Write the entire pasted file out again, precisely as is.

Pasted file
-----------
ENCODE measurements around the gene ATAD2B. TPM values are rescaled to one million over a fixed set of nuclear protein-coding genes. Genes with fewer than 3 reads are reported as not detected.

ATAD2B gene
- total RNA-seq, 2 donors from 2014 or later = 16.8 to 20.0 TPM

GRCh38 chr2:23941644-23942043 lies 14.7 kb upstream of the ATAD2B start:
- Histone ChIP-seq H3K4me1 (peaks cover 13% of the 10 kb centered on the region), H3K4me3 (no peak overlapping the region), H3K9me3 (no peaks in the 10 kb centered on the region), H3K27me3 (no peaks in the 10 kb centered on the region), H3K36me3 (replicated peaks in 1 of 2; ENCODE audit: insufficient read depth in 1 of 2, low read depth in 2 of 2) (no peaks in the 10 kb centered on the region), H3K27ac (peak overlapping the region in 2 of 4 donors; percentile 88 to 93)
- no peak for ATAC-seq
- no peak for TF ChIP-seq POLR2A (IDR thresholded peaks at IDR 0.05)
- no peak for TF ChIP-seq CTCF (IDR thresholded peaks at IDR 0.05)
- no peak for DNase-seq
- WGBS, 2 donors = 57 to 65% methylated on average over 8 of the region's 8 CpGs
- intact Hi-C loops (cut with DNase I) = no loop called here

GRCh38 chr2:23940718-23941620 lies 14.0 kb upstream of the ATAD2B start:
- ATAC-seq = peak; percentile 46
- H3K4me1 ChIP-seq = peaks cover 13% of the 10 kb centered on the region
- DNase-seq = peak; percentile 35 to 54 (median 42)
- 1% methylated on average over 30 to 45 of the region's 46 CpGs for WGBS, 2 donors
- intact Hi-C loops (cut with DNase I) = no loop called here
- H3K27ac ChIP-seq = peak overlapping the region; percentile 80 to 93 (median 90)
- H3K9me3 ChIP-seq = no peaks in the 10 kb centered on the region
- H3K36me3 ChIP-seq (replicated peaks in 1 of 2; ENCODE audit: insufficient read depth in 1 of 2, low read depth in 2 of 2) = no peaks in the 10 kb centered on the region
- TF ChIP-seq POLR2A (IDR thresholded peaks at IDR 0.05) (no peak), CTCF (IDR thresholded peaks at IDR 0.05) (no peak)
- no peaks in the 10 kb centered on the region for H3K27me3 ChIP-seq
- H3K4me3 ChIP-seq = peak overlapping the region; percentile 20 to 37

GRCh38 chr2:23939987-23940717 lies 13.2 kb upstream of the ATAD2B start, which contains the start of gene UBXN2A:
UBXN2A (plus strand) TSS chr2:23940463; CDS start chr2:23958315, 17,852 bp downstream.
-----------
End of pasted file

ENCODE measurements around the gene ATAD2B. TPM values are rescaled to one million over a fixed set of nuclear protein-coding genes. Genes with fewer than 3 reads are reported as not detected.

ATAD2B gene
- total RNA-seq, 2 donors from 2014 or later = 16.8 to 20.0 TPM

GRCh38 chr2:23941644-23942043 lies 14.7 kb upstream of the ATAD2B start:
- Histone ChIP-seq H3K4me1 (peaks cover 13% of the 10 kb centered on the region), H3K4me3 (no peak overlapping the region), H3K9me3 (no peaks in the 10 kb centered on the region), H3K27me3 (no peaks in the 10 kb centered on the region), H3K36me3 (replicated peaks in 1 of 2; ENCODE audit: insufficient read depth in 1 of 2, low read depth in 2 of 2) (no peaks in the 10 kb centered on the region), H3K27ac (peak overlapping the region in 2 of 4 donors; percentile 88 to 93)
- no peak for ATAC-seq
- no peak for TF ChIP-seq POLR2A (IDR thresholded peaks at IDR 0.05)
- no peak for TF ChIP-seq CTCF (IDR thresholded peaks at IDR 0.05)
- no peak for DNase-seq
- WGBS, 2 donors = 57 to 65% methylated on average over 8 of the region's 8 CpGs
- intact Hi-C loops (cut with DNase I) = no loop called here

GRCh38 chr2:23940718-23941620 lies 14.0 kb upstream of the ATAD2B start:
- ATAC-seq = peak; percentile 46
- H3K4me1 ChIP-seq = peaks cover 13% of the 10 kb centered on the region
- DNase-seq = peak; percentile 35 to 54 (median 42)
- 1% methylated on average over 30 to 45 of the region's 46 CpGs for WGBS, 2 donors
- intact Hi-C loops (cut with DNase I) = no loop called here
- H3K27ac ChIP-seq = peak overlapping the region; percentile 80 to 93 (median 90)
- H3K9me3 ChIP-seq = no peaks in the 10 kb centered on the region
- H3K36me3 ChIP-seq (replicated peaks in 1 of 2; ENCODE audit: insufficient read depth in 1 of 2, low read depth in 2 of 2) = no peaks in the 10 kb centered on the region
- TF ChIP-seq POLR2A (IDR thresholded peaks at IDR 0.05) (no peak), CTCF (IDR thresholded peaks at IDR 0.05) (no peak)
- no peaks in the 10 kb centered on the region for H3K27me3 ChIP-seq
- H3K4me3 ChIP-seq = peak overlapping the region; percentile 20 to 37

GRCh38 chr2:23939987-23940717 lies 13.2 kb upstream of the ATAD2B start, which contains the start of gene UBXN2A:
UBXN2A (plus strand) TSS chr2:23940463; CDS start chr2:23958315, 17,852 bp downstream.